The polymers of this invention are also useful in the preparation of copolymers with unsaturated alkyd resins. In carrying this portion of the invention into effect, an esterification product of a polyhydric alcohol and an alpha, alpha-unsaturated polycarboxylic acid is first prepared in accordance with techniques now well-known to those skilled in the alkyd resin art, such as ethylene glycol maleate, propylene glycol maleate, ethylene glycol maleate-phthalate, ethylene glycol maleate-acrylate, propylene glycol-fumarate-methacrylate and the like.

In many cases, instead of copolymerizing a single monomer of this invention with a single alkyd resin, mixtures can be used of two or more such monomers with a single alkyd resin, or a single monomer can be used with two or more alkyd resins, or a mixture of two or more monomers with two or more alkyd resins.

The polymers of this invention can be used alone or with fillers, dyes, pigments, opacifiers, lubricants, plasticizers, natural and synthetic resins or other modifying bodies in, for example, casting, molding, laminating, coating applications, and as adhesives, impregnants and protective coatings.

In preparing copolymers, the monomers of this invention can constitute as much as 9899.5 percent by weight of the whole, or the modifying comonomer or alkyd resin can constitute 9899.5 percent of the whole.

In general, the proportions of the components used in a particular formulation will depend upon the particular properties desired in the interpolymer. For most applications, it is preferred to use to 80 percent of the monomers of this invention and from 80 to 20 percent of the modifying polymer or monomer, since within these ranges interpolymers best adapted for most commercial applications can be produced.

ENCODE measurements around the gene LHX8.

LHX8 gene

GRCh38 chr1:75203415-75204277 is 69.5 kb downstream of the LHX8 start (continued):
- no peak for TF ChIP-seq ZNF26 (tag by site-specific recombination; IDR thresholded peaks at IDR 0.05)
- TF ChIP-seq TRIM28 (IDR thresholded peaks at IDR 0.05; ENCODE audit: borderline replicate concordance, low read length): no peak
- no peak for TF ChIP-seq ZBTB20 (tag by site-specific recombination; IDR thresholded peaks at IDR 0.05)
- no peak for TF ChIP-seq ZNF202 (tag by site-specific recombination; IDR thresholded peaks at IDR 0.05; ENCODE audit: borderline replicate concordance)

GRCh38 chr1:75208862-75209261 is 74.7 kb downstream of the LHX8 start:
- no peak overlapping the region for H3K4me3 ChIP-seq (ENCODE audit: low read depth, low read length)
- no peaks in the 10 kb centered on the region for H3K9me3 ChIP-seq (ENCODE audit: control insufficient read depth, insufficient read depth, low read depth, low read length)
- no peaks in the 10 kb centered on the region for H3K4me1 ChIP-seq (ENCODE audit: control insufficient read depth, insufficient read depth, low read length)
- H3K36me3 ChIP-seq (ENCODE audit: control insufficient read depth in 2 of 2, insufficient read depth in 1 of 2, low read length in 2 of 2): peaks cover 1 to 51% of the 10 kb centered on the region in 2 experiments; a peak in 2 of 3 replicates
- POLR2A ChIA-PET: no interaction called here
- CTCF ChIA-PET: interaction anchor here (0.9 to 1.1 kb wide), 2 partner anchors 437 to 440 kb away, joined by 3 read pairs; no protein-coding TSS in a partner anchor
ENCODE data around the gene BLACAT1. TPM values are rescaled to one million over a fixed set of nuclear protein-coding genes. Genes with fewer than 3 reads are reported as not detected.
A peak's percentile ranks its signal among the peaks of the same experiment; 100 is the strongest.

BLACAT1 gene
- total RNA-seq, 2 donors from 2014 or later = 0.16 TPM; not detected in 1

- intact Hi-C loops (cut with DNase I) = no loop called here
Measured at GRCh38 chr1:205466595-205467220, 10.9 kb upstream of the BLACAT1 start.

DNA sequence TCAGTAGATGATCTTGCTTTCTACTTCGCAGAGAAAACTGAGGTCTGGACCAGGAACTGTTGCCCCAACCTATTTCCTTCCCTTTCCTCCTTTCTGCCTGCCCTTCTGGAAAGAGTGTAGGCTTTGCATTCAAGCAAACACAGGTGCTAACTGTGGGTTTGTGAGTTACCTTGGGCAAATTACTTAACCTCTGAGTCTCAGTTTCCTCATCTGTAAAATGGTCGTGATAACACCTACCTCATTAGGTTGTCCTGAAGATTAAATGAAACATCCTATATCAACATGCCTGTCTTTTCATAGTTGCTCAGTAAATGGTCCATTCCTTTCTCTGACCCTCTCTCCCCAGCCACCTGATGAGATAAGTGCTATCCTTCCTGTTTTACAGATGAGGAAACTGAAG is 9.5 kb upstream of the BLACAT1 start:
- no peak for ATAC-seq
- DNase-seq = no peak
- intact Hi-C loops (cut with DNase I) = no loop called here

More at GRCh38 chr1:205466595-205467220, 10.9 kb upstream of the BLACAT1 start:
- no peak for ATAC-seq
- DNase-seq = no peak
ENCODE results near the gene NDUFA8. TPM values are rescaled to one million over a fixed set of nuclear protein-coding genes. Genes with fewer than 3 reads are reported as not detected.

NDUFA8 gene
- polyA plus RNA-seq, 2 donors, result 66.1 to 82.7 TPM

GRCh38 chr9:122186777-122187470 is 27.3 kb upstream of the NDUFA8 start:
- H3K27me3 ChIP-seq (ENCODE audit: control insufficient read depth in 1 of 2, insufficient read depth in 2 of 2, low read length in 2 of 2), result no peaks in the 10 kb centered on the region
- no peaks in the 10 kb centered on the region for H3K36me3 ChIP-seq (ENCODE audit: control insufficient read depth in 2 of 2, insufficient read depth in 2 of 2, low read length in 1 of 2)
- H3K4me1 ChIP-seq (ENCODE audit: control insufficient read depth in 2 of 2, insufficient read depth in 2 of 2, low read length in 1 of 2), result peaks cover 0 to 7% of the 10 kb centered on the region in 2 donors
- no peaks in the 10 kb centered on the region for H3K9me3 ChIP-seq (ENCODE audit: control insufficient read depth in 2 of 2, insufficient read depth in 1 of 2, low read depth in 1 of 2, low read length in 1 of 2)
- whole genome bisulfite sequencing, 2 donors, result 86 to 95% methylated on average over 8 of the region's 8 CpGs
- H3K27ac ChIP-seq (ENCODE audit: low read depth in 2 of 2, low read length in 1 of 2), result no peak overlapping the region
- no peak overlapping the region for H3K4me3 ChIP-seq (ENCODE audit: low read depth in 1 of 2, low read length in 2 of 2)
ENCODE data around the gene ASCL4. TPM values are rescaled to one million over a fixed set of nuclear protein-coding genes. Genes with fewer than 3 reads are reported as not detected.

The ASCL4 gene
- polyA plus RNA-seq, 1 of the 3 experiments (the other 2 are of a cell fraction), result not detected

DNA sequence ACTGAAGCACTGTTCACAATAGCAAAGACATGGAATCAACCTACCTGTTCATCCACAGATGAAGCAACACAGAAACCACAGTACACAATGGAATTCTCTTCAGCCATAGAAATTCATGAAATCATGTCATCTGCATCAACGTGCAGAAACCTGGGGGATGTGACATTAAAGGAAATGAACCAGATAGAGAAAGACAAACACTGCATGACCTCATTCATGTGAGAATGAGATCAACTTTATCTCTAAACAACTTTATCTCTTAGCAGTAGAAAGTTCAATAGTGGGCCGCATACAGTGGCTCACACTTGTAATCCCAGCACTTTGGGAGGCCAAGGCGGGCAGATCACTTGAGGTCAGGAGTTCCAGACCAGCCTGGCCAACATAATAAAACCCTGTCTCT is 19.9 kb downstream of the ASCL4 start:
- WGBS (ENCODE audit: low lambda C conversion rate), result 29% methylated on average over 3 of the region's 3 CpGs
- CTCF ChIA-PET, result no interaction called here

Within these ranges the new interpolymers have a wide range of properties. For example, depending upon the particular crosslinking polymer and any modifying polymer or monomer, the particular proportions thereof, the conditions of polymerization, such as the temperature, pressure, presence or absence of additives, etc., and the extent of polymerization, they can vary from soft flexible bodies to hard rigid masses of varying resistance to solvents.

For coating or impregnating applications where the presence of a small amount of solvent in the cured composition is not objectionable, the mixed starting component can be diluted with volatile or nonvolatile solvents or diluents best suited for the particular service application, and then can be polymerized after the application of the solution to the particular article to be coated or impregnated, or impregnated and coated. By suitable selection of the starting material and the conditions of the interpolymerization, interpolymers can be obtained in an insoluble, infusible state practically resistant to the destructive effect of other chemical bodies, such as acid, bases, salts, solvents, swelling agents, and the like.